By the time Robert left school, he was ready to have his first solo exhibition at a prestigious gallery. Against a background of disturbing politics and a need to further his art education, he left for Holland, to study at the Vrije Akademie in Den Haag for five years. Although these were not easy years for a South African in Holland due to the total cultural boycott of South Africa, Robert nevertheless managed to carve out the beginnings of a highly successful career there and returned to South Africa after over twenty solo exhibitions to his credit in the art-literate European society. Despite the odds, he managed to further what was now clearly the beginning of a long career as an artist.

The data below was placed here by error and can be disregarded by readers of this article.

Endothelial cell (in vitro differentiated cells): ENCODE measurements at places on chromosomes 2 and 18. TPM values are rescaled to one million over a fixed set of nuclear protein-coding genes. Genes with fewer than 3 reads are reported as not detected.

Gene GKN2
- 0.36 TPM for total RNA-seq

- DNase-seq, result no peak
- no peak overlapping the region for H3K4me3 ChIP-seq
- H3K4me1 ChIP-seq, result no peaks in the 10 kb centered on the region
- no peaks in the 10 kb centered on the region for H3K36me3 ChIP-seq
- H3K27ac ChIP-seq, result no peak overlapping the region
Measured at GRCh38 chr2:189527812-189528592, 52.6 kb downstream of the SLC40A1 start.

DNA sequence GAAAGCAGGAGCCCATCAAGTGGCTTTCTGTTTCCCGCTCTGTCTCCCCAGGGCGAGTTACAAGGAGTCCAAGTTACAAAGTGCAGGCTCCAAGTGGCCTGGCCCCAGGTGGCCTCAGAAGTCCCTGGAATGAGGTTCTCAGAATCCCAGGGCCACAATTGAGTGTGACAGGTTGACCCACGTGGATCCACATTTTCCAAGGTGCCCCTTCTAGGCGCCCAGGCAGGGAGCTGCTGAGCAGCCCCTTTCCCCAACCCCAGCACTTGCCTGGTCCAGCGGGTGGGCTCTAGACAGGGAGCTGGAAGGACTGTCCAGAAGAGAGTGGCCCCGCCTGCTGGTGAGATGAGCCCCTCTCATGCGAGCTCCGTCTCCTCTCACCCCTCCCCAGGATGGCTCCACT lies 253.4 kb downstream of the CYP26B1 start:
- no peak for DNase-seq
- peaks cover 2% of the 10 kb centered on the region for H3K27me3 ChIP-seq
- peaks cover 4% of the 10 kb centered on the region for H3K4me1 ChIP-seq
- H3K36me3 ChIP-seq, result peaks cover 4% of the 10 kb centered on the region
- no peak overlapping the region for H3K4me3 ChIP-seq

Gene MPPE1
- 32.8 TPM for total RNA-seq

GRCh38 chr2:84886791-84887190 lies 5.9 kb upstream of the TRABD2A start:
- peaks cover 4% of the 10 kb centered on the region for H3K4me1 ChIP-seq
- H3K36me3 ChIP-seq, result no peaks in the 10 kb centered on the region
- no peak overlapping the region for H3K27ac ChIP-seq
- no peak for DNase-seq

Over the decades, various phases in his art can be recognised. Initially he may have been regarded as a surrealist, inspired by the likes of Salvador Dali. Following that was a period of hyperrealism, where he was acknowledged as being one of Holland's top "Fyn-schilders". The subject matter at this time included a Slingsby character called a ballman. This character was used to portray the greed and vulgarity of mankind. The ballman evolved into his compartmentalised face period. Inspired by Picasso, it can actually be identified as a feature of his art that is always present in some way or another.